Innovative and daring, the Dominic Walsh Dance Theater rests on the broad shoulders of its founder and namesake, Dominic Walsh. Formerly a principal dancer with the Houston Ballet, Walsh struck out on his own, founding his own company and becoming a highly respected choreographer of contemporary ballets by expanding not only the repertoire but also the vocabulary of his classically trained dancers. Over the last season, DWDT presented the world premiere of Titus Andronicus (a retelling of Shakespeare's tale of bloody revenge and politics), the Houston premiere of The Trilogy: Wolfgang Amadeus Mozart (a collaboration with the Sarasota Ballet of Florida) and Sleeping Beauty (in a 21st-century setting peopled with club kids and office workers). Each brought something fresh and new to the stage, adding depth and substance to Houston's ever-growing pool of talented dance companies.

Every once in a while, audiences witness a performance that goes beyond being excellent, but that actually moves the art form forward. Such was the case for this year's Marie, presented by the Houston Ballet. Based on the life of French queen Marie Antoinette, Marie is not the stuff that fairy tales are made of: A young queen embroiled in court politics has a fractious relationship with her husband — and her countrymen — and is eventually beheaded during a bloody revolution. Finding the tender side of the woman who supposedly said, "Let them eat cake" wasn't easy. But in the hands of Houston Ballet Artistic Director Stanton Welch, Marie is a beautifully danced, moving story showing Marie as a vulnerable young woman thrown into high-stake politics, ill-prepared for the cruelty and loneliness that awaited her but who nonetheless faces her fate with dignity. The world-premiere performance enthralled the crowd, earning a lengthy standing ovation for prima ballerina Melody Herrera and company. The production was even more notable considering that very few American ballet companies are mounting new narrative ballets with original scenarios.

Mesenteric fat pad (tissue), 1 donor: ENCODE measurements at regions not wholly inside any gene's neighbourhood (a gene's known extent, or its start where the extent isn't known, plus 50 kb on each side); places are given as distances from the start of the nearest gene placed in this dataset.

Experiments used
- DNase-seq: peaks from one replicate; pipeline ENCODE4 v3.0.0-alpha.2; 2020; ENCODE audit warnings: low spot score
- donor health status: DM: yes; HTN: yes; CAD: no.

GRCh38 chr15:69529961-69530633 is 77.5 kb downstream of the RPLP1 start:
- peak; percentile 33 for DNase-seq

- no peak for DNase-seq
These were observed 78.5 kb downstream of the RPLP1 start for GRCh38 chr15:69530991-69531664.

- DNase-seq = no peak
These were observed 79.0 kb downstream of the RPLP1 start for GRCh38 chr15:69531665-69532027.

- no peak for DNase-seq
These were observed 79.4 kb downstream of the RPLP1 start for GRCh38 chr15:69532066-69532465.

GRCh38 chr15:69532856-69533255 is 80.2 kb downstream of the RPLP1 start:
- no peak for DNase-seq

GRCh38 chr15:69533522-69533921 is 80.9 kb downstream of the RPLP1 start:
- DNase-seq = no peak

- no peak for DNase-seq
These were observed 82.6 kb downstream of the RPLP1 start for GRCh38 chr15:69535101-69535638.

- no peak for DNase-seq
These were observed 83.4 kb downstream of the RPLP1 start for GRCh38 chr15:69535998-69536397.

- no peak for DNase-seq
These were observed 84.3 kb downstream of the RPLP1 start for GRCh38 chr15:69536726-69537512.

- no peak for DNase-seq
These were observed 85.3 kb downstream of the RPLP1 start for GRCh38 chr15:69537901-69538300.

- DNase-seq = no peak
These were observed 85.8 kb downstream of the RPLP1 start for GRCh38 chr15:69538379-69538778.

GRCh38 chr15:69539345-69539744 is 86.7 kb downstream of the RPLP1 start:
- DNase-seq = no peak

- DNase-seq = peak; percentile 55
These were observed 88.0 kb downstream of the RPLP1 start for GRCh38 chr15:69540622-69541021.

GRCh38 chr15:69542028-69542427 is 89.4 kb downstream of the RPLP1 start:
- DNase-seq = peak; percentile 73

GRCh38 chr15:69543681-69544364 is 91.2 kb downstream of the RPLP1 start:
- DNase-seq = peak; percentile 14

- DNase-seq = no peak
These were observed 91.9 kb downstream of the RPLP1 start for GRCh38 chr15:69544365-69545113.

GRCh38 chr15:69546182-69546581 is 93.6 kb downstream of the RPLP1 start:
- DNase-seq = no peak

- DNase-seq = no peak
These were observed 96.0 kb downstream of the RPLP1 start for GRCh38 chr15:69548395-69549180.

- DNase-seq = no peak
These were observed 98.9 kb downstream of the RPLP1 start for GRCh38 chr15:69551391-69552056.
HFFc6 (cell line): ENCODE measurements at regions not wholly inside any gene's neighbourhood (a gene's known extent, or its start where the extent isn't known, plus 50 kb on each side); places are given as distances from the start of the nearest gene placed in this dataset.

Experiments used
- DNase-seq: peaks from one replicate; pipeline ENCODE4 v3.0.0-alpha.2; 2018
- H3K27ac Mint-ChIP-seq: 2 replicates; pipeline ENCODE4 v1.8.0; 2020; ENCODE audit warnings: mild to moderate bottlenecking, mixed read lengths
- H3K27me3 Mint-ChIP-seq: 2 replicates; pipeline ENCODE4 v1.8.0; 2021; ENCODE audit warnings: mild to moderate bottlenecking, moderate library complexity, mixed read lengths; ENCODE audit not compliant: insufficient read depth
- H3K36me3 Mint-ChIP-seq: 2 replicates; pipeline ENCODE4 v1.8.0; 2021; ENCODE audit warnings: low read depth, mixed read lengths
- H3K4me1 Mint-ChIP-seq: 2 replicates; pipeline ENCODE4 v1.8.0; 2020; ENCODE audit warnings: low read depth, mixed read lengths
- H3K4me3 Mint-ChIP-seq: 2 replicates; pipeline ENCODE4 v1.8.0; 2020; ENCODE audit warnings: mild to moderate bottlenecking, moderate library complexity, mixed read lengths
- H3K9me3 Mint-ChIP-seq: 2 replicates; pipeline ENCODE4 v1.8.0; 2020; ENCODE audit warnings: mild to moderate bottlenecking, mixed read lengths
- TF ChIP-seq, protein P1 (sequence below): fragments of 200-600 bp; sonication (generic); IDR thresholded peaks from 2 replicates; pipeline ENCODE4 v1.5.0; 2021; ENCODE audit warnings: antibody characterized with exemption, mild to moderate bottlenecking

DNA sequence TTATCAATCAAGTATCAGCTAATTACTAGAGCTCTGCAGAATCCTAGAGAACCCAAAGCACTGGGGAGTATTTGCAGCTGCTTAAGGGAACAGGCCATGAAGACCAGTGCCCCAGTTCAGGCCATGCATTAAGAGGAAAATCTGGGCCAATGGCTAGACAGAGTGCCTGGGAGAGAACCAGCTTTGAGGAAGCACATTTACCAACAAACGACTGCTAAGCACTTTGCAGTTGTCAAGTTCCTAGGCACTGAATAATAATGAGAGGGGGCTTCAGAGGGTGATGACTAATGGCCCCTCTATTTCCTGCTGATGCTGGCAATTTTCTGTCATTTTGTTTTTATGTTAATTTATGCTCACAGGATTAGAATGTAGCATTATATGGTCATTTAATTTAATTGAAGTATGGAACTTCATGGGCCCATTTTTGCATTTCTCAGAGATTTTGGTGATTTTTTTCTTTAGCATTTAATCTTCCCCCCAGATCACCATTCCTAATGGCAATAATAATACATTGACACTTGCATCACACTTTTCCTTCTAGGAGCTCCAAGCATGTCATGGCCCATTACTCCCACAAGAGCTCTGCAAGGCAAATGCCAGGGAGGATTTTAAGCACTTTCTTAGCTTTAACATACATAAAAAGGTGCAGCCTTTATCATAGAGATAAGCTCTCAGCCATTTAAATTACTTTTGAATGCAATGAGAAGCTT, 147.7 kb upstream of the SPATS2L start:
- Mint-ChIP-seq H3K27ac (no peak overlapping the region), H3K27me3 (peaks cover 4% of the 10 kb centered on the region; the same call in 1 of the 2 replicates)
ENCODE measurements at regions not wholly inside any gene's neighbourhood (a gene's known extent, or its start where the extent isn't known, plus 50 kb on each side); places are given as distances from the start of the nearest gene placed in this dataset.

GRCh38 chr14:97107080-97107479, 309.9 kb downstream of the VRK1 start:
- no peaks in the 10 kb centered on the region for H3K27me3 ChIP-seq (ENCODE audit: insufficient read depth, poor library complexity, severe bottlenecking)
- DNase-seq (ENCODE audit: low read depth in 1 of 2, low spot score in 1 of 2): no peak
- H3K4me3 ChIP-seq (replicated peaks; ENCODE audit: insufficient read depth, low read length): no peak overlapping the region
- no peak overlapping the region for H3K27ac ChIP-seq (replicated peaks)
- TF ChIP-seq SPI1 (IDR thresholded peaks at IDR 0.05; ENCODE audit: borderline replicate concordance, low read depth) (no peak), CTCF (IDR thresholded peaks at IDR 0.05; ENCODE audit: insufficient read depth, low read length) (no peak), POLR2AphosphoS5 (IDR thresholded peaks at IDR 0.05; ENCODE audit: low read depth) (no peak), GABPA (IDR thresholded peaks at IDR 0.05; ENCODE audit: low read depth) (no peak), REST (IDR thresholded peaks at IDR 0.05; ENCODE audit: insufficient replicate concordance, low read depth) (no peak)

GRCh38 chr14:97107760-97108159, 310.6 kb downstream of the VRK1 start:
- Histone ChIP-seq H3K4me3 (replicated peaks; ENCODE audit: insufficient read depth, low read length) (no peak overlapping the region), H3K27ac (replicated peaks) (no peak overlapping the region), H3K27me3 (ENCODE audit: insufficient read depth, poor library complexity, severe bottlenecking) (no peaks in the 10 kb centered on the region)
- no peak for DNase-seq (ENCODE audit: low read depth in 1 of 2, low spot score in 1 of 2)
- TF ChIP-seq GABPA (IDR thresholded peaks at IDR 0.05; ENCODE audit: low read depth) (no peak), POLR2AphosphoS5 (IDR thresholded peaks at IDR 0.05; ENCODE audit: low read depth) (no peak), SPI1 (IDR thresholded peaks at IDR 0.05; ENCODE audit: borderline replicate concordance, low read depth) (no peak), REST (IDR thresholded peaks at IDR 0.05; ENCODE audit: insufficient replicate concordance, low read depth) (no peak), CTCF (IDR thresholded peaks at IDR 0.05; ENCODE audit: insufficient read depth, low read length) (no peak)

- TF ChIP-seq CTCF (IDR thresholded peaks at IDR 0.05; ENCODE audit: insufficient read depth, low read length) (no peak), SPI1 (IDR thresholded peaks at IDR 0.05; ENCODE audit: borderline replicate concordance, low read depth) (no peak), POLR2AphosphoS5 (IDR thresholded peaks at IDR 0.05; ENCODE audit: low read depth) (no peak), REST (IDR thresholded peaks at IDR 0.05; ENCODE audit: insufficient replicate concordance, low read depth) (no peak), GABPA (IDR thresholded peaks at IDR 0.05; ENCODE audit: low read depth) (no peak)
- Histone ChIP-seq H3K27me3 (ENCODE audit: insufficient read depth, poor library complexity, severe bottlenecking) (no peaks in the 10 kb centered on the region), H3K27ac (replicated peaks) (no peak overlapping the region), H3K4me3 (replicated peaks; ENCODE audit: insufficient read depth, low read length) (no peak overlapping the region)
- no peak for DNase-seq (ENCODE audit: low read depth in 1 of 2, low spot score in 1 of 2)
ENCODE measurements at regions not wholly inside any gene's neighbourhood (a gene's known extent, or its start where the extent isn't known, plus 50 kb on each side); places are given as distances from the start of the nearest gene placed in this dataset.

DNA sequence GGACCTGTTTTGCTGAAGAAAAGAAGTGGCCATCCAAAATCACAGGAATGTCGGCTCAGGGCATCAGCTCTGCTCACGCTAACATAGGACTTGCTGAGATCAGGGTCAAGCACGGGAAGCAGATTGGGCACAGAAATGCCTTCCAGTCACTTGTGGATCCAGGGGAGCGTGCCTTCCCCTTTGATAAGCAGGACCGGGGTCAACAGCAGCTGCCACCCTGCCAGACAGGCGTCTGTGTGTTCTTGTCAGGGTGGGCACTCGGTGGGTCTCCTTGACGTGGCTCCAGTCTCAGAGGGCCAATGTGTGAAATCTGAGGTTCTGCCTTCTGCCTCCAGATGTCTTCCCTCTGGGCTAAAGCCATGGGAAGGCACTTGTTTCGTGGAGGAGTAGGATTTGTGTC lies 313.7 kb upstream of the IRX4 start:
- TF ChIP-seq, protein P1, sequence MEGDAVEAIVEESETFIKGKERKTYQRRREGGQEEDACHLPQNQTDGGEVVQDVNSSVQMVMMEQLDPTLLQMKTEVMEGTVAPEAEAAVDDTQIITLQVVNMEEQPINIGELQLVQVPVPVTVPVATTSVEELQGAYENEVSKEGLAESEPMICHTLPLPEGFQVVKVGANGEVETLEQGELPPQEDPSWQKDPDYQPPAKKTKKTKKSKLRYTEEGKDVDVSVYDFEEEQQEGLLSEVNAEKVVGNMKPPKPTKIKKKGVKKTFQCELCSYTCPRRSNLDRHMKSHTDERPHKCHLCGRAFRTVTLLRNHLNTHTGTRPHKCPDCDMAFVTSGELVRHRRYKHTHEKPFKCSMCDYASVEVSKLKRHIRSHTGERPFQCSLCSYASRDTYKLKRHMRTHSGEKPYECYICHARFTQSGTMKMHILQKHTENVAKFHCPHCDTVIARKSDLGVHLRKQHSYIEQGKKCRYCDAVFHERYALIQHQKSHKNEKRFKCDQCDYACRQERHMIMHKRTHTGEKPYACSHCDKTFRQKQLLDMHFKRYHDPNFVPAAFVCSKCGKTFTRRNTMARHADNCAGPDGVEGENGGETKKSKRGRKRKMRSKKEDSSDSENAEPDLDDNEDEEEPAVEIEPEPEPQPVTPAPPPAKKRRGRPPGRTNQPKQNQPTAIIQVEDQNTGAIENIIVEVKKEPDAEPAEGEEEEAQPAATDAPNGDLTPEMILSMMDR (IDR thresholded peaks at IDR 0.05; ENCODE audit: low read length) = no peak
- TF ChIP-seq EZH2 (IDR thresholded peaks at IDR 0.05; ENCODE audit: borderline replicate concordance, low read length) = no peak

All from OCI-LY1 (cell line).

Whenever we're at Lone Star, we feel the need to pick at least one song from Bob Seger's Night Moves, on the juke. Bob's soulful croon, alternating between tender and downright raunchy, seems like the perfect soundtrack for this downtown watering hole. And we don't mean "dive" in a bad way, mind you. We mean it in a sort of classic, old-school, not-too-many-of-these-around-anymore way. It's small, dark, minimalist — a few cramped booths, a pool table and a new patio that sort of looks out of place compared to the down-and-out decor inside. But on your second time there, there's a good chance the bartender will remember what you're drinking, and the service is never slow because there's hardly ever anyone there. Some of the clientele might look a little rough, but the vibe is never less than friendly. One of our friends messed up his shirt while helping a customer who brought over a grill (things like that happen there), so one dude literally gave him the shirt off his back. Super-sketchy? Maybe. But awesome? For sure.